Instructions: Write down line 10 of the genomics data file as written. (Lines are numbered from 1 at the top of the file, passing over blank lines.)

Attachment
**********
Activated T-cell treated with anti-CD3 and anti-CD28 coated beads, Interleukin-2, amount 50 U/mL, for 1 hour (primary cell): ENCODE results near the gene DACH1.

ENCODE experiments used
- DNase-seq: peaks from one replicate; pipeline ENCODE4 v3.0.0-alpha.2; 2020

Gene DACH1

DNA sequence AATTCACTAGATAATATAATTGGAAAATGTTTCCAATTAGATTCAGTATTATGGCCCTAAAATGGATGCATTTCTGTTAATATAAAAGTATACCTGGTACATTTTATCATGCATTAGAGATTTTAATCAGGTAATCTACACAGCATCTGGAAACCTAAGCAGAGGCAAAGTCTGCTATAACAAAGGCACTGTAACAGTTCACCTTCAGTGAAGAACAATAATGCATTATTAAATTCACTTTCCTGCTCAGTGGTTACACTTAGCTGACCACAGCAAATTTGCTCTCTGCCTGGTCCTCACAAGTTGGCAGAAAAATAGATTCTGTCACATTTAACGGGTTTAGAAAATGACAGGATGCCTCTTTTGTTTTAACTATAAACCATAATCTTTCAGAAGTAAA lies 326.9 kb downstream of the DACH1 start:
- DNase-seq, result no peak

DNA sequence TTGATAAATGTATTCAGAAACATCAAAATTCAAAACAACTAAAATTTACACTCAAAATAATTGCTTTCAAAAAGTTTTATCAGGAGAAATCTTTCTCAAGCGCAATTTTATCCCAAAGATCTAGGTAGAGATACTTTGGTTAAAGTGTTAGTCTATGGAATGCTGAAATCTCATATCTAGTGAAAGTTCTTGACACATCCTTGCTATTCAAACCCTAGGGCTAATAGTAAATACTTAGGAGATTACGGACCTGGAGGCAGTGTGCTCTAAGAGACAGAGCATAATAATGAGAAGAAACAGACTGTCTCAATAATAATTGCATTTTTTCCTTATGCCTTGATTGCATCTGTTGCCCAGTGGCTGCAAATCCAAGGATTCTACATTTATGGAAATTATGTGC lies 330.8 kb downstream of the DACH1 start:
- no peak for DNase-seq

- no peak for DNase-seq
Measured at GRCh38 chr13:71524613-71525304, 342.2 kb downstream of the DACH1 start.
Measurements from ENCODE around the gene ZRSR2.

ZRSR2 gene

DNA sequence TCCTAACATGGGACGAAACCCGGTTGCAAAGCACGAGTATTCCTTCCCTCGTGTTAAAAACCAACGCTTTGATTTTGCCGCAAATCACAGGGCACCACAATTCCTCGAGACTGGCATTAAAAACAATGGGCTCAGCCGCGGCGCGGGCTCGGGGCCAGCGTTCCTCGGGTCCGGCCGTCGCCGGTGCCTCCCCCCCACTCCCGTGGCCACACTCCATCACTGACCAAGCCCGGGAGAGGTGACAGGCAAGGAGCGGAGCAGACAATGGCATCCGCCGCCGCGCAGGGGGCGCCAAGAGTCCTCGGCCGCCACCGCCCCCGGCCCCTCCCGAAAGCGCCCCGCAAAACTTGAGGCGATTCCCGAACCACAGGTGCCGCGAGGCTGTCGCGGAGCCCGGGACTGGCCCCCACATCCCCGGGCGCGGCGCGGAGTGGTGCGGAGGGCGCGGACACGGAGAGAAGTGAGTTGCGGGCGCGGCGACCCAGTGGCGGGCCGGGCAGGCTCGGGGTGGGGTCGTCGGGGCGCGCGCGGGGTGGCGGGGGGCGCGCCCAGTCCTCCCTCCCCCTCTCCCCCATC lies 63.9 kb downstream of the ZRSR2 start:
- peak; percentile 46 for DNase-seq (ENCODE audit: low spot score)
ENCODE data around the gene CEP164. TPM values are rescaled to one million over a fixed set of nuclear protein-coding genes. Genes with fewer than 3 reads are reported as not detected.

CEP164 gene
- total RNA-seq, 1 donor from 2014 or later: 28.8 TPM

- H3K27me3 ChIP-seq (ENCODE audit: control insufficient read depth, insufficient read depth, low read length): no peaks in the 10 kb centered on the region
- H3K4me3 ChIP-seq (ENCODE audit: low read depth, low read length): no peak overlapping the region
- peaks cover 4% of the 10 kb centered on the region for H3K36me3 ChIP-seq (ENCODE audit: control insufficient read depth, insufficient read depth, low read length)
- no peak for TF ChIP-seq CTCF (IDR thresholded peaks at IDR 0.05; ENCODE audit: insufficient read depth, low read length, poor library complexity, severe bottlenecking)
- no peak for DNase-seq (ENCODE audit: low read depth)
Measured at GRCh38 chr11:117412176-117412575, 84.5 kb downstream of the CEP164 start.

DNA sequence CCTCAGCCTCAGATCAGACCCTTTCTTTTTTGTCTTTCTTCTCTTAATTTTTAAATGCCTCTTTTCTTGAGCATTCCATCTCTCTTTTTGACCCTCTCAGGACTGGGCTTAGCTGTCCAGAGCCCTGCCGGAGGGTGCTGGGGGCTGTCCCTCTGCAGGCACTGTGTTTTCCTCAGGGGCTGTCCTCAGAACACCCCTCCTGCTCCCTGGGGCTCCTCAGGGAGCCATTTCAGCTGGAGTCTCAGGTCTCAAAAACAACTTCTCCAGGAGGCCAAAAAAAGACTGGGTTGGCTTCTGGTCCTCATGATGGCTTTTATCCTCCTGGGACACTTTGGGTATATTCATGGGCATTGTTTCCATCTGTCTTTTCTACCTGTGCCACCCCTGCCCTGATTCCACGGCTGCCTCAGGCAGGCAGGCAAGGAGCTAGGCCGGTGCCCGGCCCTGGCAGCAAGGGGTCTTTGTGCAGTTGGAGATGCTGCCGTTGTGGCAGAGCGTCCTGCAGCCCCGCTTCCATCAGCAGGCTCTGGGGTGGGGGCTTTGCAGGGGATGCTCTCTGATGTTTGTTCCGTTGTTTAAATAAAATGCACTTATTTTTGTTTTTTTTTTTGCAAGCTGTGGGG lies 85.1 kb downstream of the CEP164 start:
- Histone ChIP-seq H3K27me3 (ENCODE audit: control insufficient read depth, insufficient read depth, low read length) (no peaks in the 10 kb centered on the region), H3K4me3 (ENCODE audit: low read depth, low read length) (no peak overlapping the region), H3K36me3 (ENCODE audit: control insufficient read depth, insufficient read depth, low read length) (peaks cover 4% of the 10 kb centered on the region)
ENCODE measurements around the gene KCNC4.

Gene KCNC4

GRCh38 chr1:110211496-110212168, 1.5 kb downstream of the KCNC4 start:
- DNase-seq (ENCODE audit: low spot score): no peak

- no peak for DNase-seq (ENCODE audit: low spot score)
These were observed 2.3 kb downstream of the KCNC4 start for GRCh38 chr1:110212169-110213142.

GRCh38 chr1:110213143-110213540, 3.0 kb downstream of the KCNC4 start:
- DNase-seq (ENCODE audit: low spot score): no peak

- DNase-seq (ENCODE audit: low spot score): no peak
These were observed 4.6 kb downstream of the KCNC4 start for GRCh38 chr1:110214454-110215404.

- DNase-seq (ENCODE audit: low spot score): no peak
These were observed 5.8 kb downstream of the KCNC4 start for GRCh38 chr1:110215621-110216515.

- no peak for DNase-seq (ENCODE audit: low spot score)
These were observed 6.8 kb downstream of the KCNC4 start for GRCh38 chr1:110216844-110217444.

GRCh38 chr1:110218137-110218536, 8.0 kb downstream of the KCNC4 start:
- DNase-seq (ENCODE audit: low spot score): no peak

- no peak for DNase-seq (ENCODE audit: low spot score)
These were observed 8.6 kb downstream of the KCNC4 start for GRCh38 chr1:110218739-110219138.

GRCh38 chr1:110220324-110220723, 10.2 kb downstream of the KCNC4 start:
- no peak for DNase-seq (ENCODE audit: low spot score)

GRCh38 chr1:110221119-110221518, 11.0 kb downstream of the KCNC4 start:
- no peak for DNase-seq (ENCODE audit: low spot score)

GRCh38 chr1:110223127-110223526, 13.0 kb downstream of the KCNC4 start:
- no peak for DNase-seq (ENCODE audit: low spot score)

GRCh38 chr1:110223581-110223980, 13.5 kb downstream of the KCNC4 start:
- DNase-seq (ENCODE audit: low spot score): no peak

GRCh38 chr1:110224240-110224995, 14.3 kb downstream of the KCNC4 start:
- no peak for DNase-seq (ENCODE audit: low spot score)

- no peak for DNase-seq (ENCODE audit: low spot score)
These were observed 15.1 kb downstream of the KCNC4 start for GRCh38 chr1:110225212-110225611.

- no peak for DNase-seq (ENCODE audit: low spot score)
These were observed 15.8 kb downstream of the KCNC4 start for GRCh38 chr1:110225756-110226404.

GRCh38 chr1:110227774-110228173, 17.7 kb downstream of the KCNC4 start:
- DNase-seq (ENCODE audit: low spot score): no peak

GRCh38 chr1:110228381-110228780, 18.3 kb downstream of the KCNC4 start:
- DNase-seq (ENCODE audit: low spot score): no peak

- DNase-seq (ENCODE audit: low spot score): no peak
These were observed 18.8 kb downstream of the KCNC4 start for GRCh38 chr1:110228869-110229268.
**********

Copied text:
Measured at GRCh38 chr13:71524613-71525304, 342.2 kb downstream of the DACH1 start.